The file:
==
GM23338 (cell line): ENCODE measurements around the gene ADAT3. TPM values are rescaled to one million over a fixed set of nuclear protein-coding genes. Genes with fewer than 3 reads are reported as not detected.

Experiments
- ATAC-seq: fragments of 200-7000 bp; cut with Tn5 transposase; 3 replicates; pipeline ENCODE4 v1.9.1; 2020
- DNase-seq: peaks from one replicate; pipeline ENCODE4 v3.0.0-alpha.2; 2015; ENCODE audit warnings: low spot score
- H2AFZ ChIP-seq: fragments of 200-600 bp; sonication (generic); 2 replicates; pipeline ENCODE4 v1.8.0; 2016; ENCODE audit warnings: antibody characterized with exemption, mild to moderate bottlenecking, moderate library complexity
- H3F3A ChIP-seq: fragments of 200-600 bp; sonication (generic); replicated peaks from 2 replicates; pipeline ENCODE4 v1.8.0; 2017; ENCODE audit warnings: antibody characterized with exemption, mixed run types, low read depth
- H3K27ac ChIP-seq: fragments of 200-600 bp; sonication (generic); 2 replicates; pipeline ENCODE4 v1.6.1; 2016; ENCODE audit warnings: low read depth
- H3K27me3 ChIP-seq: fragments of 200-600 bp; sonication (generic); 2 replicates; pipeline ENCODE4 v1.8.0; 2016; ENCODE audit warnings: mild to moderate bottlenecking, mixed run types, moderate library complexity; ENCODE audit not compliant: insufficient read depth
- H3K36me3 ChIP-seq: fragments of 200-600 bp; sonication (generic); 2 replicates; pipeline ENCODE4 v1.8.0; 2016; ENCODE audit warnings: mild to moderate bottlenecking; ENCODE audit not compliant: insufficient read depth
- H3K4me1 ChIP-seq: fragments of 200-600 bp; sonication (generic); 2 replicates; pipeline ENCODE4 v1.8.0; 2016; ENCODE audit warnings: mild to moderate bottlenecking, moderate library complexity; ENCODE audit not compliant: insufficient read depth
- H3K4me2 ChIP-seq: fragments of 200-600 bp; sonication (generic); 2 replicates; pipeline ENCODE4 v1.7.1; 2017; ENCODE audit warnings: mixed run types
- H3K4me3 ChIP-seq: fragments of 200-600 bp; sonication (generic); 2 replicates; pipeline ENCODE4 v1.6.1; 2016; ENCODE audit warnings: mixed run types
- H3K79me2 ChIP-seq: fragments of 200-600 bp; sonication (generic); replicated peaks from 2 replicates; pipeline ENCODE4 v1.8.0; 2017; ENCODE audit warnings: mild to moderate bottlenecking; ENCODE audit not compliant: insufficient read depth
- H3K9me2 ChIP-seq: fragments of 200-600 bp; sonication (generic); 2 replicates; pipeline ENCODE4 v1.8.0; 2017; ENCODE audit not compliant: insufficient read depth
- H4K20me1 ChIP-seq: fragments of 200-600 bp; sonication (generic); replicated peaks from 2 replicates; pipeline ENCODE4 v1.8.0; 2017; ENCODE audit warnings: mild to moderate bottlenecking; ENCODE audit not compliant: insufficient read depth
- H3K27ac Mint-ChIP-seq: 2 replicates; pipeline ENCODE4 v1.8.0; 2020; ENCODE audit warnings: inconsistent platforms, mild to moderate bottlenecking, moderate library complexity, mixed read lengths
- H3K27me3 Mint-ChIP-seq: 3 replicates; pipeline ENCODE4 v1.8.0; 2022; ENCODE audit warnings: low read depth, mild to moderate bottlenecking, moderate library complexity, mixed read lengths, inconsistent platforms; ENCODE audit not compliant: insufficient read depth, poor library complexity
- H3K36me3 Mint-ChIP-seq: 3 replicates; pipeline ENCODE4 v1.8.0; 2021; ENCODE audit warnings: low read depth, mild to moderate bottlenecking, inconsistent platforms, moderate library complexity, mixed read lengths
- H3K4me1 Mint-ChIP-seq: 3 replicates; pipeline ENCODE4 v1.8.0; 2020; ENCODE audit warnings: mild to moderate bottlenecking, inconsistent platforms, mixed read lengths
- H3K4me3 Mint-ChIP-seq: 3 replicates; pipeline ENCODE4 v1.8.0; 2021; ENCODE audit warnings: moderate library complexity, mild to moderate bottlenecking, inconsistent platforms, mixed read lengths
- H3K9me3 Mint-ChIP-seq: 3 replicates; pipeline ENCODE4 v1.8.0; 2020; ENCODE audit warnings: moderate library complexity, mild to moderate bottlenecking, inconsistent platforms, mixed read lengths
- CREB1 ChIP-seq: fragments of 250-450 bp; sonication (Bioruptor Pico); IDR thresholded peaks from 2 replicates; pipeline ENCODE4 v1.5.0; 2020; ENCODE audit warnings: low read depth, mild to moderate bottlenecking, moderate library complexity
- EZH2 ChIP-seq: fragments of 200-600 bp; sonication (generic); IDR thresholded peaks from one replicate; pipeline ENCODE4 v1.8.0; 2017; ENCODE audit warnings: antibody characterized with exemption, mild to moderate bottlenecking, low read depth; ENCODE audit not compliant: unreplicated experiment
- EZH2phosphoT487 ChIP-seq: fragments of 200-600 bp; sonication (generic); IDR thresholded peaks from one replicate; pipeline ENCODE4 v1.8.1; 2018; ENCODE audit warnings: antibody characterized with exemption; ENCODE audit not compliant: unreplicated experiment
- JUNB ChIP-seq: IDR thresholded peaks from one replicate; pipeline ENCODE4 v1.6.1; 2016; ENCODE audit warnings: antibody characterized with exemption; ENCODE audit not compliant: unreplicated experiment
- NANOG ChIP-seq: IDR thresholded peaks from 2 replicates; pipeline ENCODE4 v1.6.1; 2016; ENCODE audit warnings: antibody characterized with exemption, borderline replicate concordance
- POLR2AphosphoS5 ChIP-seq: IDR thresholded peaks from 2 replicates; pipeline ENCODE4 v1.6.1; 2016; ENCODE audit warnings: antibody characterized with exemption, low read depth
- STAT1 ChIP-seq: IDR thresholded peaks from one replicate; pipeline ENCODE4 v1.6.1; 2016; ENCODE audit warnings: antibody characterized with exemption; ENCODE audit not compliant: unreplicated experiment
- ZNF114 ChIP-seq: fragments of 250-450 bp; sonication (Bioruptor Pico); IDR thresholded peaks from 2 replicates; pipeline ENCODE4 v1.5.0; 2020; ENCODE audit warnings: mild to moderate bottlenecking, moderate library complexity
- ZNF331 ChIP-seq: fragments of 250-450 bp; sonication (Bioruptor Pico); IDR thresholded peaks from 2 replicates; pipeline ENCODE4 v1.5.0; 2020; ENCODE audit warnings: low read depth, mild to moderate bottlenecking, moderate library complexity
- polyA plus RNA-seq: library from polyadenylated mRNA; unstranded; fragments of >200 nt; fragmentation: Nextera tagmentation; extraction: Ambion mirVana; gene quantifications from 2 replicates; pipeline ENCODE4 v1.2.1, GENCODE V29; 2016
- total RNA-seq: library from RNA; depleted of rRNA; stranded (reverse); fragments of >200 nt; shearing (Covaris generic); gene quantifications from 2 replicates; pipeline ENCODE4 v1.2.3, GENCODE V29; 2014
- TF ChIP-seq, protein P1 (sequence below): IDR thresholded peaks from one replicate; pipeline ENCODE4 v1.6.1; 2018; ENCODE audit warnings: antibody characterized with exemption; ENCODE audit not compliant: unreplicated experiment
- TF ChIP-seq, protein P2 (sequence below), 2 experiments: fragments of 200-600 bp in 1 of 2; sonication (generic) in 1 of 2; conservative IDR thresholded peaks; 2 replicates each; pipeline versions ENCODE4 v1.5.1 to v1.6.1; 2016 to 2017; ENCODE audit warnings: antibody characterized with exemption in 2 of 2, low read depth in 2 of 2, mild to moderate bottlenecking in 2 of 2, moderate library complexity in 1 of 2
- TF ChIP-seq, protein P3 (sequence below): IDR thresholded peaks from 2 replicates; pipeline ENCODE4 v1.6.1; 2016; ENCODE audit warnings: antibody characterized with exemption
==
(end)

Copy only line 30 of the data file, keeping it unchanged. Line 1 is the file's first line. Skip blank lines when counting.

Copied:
- ZNF331 ChIP-seq: fragments of 250-450 bp; sonication (Bioruptor Pico); IDR thresholded peaks from 2 replicates; pipeline ENCODE4 v1.5.0; 2020; ENCODE audit warnings: low read depth, mild to moderate bottlenecking, moderate library complexity